“Loony tune”, “psycho” and “nuts”. All these words I have heard over and over again to describe people with mental health issues.
What people do not realize is that their neighbor, friend or co-worker probably has been diagnosed with a mental illness. Most people who struggle with a mental illness often go throughout the day without exhibiting a single symptom.
Depression, anxiety and bi-polar are all quite common mental illnesses. The vast majority of these people function at a very high level, holding successful jobs, caring for a family and still enjoying all of the things others do.
The more chronic and persistent of the mental illnesses, such as schizophrenia, are less common and do carry more of a stigma.
However, I am sure the general public would be alarmed at how much success someone with schizophrenia can have in his life if the right support team is in place.
Mental Illness and Propensity to Violence
It is a common myth that people who suffer from psychotic symptoms are violent or dangerous, when actually statistics reveal that only about 2% of people with schizophrenia are violent and it is often due to the illness being untreated.
The media tends to spotlight violence done by people with mental illness much more so than those people who commit violent acts without a mental illness.
If we were to be “notified” of every criminal violent act done by someone without a mental health disorder, we would certainly get a clearer picture of where the real danger lies.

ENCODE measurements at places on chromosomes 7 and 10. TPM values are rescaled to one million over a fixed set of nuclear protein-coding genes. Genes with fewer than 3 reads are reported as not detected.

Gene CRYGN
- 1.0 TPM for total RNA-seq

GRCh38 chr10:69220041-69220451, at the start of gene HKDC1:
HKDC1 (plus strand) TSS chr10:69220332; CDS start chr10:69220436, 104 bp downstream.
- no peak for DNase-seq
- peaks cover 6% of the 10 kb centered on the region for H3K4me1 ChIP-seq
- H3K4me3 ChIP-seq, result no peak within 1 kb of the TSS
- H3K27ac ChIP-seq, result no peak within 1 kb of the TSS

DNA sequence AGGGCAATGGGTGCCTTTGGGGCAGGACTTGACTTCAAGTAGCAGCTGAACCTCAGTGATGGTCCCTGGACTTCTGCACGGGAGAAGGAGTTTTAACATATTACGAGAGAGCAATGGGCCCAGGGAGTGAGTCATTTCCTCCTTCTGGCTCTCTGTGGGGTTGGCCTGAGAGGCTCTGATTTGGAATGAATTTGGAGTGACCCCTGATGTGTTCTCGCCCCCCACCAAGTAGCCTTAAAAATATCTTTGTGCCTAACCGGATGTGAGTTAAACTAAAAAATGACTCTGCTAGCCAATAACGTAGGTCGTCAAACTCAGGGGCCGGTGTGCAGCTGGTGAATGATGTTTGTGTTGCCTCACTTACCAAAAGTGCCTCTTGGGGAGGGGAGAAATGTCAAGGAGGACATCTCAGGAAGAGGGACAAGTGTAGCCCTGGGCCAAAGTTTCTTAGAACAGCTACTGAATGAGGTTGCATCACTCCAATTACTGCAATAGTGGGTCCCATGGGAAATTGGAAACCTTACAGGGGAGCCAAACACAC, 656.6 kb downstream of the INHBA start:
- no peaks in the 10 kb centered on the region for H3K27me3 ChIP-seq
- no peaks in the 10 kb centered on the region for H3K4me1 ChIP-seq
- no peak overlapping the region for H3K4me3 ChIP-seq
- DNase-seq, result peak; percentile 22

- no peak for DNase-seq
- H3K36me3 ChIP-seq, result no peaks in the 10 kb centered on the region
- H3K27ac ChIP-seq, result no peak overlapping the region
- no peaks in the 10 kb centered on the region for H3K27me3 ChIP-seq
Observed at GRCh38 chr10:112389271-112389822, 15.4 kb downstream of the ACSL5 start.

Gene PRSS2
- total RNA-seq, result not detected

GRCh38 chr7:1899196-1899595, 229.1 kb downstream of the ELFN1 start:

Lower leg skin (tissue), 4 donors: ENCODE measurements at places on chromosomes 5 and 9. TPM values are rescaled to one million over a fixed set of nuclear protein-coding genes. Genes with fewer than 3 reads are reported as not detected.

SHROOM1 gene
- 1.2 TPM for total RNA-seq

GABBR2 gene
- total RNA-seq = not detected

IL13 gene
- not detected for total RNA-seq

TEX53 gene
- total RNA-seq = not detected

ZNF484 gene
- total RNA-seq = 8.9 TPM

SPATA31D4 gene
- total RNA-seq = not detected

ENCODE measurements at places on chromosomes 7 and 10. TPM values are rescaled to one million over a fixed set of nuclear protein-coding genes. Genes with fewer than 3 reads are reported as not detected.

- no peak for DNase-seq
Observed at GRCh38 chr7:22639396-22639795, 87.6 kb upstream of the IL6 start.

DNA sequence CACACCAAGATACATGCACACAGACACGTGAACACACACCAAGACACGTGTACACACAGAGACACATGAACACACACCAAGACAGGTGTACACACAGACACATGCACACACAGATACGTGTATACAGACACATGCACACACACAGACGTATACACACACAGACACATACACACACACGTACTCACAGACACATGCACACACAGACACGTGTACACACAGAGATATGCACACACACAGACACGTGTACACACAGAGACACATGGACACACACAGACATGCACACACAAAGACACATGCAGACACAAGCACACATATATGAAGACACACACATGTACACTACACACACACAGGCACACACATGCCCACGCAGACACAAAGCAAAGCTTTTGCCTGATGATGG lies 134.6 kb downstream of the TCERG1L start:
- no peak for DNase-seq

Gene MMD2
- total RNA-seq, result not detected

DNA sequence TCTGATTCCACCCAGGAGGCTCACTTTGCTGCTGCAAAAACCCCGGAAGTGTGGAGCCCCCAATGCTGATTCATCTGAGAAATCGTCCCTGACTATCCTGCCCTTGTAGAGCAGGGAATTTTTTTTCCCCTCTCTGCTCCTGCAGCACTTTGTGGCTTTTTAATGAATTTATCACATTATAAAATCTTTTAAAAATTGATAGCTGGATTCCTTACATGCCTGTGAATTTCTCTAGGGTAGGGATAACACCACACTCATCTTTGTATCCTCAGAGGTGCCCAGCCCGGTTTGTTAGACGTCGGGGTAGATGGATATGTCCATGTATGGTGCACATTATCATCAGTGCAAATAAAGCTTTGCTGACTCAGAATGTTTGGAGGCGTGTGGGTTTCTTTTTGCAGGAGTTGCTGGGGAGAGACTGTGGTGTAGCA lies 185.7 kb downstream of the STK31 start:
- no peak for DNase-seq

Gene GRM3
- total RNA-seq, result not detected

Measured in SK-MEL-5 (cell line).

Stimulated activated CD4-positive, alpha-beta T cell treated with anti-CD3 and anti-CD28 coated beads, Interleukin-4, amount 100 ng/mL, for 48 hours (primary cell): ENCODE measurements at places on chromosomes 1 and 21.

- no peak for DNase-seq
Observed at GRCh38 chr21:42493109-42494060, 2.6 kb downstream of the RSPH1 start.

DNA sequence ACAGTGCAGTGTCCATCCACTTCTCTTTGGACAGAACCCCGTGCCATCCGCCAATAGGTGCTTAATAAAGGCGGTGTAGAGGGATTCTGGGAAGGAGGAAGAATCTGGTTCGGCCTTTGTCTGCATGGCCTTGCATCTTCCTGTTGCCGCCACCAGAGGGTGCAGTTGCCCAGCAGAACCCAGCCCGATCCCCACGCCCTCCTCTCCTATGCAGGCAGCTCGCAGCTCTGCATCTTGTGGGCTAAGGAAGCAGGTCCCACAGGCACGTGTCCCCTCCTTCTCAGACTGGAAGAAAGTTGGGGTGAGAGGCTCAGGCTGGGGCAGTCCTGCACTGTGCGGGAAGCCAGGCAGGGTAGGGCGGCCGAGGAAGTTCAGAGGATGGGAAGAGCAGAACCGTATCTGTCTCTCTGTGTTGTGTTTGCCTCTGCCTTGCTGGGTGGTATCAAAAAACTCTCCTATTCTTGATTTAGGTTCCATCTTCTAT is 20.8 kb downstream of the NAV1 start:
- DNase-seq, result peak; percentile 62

In My Experience
In my years as a case manager for people with chronic persistent mental illness, one of my biggest gripes was having to explain that people with these disorders did not “bring it on themselves” or that the infliction was caused by bad parenting.
These myths are simply not true. Most of the time, these disorders were simply inherited, you often find that an uncle or great grandparent also suffered from these symptoms as well.
We don’t know what “triggers” the onset; most psychiatrists believe it is age. We see people starting to exhibit symptoms usually in their early twenties.
Stress can often increase the likelihood of the onset around that time in someone‘s life. Certainly people with these conditions have not asked for them.
I recall one mother telling me:
“After my son got diagnosed with schizophrenia, it was like my son died and we only have a stranger living in his body.”
That would be a gut wrenching emotion to say the least. Watching a loved one become ill in front of them and watching their dreams fade is not something any family member wants to be blamed for.
I can tell you with certainty, the process of accepting your child has been diagnosed with such a profound and debilitating illness is a very hard ordeal for anyone.
I think it is best to refrain from judgment of people with these illnesses. Mental illness does not discriminate. It could penetrate any one of our families or even ourselves. I can assure you people with mental health issues struggle enough without having to defend against unnecessary misperceptions.
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